The concept of “domination” as “supremacy” (baasskaap) appears central both to Mokgatle’s and Verwoerd’s conceptions of apartheid, and it informs the definition of “domination” as an element of the crime against humanity of apartheid under the Rome Statute. In the Israeli-Palestinian context, however, taking Human Rights Watch’s analysis at its highest, it appears difficult to transpose the notion of “domination” as the type of racial supremacy described by Mokgatle and Verwoerd. Human Rights Watch argue that Israeli government policy is “to engineer and maintain a Jewish majority in Israel” and to “maximize Jewish Israeli control over land in Israel and the OPT” (A Threshold Crossed, p. 49). With respect to Israel, a policy intended to safeguard the Jewish character of the State and to protect its citizens’ security scarcely reflects the racism of baasskaap. On the contrary, recognition of Israel as a Jewish State has been integral to how the international community has addressed issues arising from the Israeli-Palestinian conflict since 1947 at the latest (when the General Assembly recommended partition between the “Jewish” and “Arab” States). With respect to the West Bank and Gaza, a policy to “maximize Jewish Israeli control over” the land cannot be said to exist when Israel has disengaged from Gaza, the Palestinian Authority exercises autonomy in Areas A and B of the West Bank, and the Israeli government has signalled its willingness to surrender control over up to 94% of the West Bank (see e.g. J. Heuberger, From the Madrid Conference to the Kerry Initiative(2016), p.64, here).

Oppression may be informed by the concept of reasonableness

Human Rights Watch assert that the element of “systematic oppression” is also without a clear definition but appears “to refer to the methods used to carry out an intent to maintain domination.” To qualify conduct as “systematic oppression” entails an assessment of the exercise of executive and adjudicative jurisdiction, policy, and legislation. The South-West Africa example suggests that by grounding the analysis in principles of equality and non-discrimination, assessments of reasonableness may operate as a basis to assess whether a discriminatory action or decision by a public body might be characterised as oppressive. Judge Tanaka (in his dissenting opinion in the 1966 South West Africa Advisory Opinion) prefigured Dworkin’s argument (in Taking Rights Seriously) by suggesting that “different treatment requires reasonableness to justify it” (p. 307). Such an assessment provides a methodological guide to a tribunal with jurisdiction when assessing whether a specific policy or practice is oppressive; indeed, this appears to have been recognised by the CERD (see CERD General Recommendation XXX, para. 24 “it shall be for the respondent to provide evidence of an objective and reasonable justification for … differential treatment”).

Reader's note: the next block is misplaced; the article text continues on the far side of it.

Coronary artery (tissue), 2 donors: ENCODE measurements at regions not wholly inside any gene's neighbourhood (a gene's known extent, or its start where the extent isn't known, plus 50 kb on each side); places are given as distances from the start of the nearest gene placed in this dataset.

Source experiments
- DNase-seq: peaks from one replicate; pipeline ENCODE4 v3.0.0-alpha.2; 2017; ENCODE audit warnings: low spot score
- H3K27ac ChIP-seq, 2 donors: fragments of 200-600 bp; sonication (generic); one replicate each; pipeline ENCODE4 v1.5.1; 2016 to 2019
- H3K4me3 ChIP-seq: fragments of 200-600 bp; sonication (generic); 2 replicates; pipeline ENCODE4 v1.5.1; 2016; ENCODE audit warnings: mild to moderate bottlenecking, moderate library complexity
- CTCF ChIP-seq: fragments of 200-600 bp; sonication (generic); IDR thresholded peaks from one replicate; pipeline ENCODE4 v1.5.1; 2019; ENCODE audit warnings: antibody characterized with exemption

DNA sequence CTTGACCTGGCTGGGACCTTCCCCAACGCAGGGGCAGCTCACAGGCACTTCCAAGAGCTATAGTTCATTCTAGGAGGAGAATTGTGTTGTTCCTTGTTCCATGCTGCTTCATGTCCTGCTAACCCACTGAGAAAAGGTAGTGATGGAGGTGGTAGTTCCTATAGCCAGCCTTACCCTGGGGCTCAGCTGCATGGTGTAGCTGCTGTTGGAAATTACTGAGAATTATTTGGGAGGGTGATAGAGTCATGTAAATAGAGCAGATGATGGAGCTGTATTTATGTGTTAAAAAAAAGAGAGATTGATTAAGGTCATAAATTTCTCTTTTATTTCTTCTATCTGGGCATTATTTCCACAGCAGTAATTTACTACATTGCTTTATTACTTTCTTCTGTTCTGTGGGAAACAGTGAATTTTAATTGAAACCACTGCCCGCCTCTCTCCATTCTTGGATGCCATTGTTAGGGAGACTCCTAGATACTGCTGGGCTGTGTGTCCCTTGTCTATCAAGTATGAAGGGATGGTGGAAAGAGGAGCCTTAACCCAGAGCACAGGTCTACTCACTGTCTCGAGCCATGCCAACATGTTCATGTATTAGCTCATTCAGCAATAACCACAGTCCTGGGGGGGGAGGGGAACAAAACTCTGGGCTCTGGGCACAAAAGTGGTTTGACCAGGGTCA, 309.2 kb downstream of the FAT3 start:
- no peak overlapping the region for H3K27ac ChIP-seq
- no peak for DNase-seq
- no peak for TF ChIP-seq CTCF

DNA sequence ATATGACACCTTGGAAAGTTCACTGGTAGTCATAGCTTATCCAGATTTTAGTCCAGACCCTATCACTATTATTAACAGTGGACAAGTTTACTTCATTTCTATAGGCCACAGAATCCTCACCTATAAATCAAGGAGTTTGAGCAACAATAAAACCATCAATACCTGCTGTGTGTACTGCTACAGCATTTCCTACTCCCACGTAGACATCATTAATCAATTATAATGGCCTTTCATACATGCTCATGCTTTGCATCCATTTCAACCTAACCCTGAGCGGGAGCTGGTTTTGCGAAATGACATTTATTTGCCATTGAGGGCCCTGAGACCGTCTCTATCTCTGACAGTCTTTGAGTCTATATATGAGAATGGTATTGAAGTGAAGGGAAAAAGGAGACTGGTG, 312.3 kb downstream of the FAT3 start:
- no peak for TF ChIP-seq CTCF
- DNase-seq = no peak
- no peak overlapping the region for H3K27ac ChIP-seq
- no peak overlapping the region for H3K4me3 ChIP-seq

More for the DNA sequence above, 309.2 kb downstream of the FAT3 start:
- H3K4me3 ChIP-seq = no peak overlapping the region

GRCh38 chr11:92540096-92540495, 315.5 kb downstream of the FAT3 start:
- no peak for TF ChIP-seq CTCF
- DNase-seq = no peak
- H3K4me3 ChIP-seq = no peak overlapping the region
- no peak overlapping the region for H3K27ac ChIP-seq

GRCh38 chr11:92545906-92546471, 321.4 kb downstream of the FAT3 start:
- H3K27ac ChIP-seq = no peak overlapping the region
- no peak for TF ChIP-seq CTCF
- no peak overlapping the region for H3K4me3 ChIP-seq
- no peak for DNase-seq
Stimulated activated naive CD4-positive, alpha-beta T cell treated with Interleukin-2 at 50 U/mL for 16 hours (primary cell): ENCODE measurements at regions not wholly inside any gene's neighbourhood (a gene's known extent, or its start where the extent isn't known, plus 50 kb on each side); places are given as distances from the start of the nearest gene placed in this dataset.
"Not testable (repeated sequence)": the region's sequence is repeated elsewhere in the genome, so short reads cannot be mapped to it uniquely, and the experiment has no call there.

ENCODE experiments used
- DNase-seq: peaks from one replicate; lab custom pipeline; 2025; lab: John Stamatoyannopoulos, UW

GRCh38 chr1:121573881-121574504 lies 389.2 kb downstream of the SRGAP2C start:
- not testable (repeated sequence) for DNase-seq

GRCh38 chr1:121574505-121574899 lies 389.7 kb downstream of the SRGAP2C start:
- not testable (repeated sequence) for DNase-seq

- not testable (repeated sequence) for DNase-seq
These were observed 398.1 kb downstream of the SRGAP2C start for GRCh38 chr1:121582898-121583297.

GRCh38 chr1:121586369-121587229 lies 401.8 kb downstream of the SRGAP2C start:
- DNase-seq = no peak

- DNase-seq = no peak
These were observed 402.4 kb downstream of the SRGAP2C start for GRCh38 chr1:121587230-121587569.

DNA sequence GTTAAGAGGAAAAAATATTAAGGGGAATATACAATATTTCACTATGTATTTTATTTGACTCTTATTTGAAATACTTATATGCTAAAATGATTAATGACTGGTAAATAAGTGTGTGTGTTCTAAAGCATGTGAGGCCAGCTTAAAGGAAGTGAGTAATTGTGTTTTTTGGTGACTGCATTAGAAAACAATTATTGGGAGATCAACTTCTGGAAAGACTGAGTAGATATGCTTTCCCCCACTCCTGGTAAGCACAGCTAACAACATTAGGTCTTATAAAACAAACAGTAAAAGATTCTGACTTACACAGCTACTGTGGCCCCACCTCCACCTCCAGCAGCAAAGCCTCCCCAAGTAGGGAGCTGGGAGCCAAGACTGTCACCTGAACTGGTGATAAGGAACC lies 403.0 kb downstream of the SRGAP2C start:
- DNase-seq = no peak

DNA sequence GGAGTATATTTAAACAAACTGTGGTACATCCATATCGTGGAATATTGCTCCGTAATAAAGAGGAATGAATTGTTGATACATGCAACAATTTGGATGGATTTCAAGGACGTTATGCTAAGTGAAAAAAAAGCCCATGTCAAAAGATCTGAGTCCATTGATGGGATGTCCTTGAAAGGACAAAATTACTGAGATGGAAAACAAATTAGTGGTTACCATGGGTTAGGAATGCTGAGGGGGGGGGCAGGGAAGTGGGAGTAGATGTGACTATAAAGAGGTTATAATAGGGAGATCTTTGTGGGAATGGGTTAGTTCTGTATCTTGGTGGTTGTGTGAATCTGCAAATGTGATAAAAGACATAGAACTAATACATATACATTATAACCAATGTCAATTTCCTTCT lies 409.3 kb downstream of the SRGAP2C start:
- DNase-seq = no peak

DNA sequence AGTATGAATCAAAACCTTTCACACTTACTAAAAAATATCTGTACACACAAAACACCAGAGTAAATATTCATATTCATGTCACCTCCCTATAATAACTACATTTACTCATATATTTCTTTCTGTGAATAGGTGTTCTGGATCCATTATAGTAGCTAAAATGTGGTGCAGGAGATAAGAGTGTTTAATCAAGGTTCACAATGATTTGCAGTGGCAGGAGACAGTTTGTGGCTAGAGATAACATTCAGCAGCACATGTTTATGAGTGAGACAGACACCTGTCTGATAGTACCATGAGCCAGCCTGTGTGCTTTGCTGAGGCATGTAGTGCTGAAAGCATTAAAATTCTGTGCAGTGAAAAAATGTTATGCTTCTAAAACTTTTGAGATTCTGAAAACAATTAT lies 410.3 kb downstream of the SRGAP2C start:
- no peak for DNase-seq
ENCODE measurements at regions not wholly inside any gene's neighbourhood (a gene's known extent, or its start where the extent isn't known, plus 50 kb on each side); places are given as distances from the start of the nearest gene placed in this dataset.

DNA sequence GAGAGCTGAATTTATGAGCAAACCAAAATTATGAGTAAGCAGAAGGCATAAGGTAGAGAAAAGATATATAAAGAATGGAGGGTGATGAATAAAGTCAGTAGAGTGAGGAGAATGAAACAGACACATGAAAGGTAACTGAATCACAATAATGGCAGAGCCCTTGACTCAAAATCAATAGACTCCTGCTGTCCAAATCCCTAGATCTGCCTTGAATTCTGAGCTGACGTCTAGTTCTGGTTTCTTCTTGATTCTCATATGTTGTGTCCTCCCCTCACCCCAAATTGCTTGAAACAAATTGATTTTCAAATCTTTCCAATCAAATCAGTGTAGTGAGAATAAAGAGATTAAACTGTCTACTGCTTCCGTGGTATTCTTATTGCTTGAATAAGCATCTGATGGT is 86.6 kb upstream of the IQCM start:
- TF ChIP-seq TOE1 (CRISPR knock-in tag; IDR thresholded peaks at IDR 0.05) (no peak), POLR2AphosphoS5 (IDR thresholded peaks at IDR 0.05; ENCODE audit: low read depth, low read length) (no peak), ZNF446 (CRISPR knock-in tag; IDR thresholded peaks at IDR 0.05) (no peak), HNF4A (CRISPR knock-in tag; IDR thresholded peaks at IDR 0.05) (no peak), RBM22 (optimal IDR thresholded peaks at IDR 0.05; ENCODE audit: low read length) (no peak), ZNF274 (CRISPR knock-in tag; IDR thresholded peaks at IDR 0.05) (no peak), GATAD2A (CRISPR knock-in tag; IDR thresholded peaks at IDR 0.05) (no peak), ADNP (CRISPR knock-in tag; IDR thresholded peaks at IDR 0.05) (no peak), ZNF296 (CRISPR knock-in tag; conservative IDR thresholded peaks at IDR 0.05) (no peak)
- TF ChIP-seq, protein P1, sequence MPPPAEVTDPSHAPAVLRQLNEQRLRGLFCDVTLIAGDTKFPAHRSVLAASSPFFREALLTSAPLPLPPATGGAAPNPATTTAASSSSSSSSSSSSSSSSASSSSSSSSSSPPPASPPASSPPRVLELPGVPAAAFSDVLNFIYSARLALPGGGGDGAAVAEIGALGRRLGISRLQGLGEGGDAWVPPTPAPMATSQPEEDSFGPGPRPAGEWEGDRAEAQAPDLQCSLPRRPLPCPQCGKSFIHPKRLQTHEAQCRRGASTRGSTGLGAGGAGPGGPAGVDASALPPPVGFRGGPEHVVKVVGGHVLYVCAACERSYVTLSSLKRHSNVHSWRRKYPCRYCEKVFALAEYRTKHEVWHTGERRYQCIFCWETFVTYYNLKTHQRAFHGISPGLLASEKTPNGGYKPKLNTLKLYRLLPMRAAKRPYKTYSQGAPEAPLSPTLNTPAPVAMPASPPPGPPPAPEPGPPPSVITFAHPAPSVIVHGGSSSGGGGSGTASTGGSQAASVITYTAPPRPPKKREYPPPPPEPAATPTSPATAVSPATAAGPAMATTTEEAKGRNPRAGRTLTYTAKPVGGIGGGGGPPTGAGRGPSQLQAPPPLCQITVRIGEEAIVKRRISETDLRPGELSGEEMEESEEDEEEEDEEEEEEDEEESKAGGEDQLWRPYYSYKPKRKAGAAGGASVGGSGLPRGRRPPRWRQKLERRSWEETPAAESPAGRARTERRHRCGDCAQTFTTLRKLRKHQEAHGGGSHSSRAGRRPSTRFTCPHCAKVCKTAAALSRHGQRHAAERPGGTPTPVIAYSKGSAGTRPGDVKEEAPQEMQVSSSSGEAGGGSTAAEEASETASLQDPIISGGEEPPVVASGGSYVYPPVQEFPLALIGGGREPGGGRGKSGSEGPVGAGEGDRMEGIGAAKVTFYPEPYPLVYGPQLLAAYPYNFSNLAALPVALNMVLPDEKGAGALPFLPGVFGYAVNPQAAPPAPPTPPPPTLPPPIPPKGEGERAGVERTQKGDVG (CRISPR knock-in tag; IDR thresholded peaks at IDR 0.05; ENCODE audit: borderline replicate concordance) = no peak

Assessments of the reasonableness of executive acts are, for example, central to determinations made by the Supreme Court of Israel with respect to the legality of measures which may discriminate on the basis of nationality: see, e.g. HCJ 2150/07, Ali Hussein Mahmoud Abu Safiyeh v Ministry of Defence (2008), Opinion of President D. Beinisch, para. 6, here). The significance of the Supreme Court’s jurisprudence is largely disregarded by Human Rights Watch, whose argument with respect to “systematic oppression” is more contingent on the fact of discriminatory measures rather than on detailed assessments of reasonableness. Israel’s application of the humanitarian provisions of the law of belligerent occupation may be viewed, for example, as reasonable in the circumstances. It may be argued that measures which discriminate between individuals through application of provisions of international humanitarian law should not be considered oppressive per se. There is a distinction between the Israeli-Palestinian case and the South African in that whereas in South Africa there was nothing that reasonably could be said to have impinged upon the ability of all South Africans to enjoy their fundamental rights equally absent the policy of apartheid, in the Israeli-Palestinian case it is the context of the conflict between Israel and the Palestinians, and separate citizenships reflecting distinct nationalities, which arguably give rise to discriminatory treatment. Such treatment’s qualification as “oppressive” must necessarily take this context into account.

Racial groups: Israeli Jews and Palestinians

 As a final matter, the discourse of apartheid relies on framing Israeli Jews and Arab Palestinians as “racial” groups to satisfy apartheid’s core element as an aggravated form of racial discrimination. International criminal lawyers will reflect on this analysis, which is grounded on the ICERD’s definition of racial discrimination, and which diverges from the approach adopted by the ad hoc international criminal tribunals when considering classification of national, ethnical, racial, or religious groups for the purpose of establishing liability for genocide.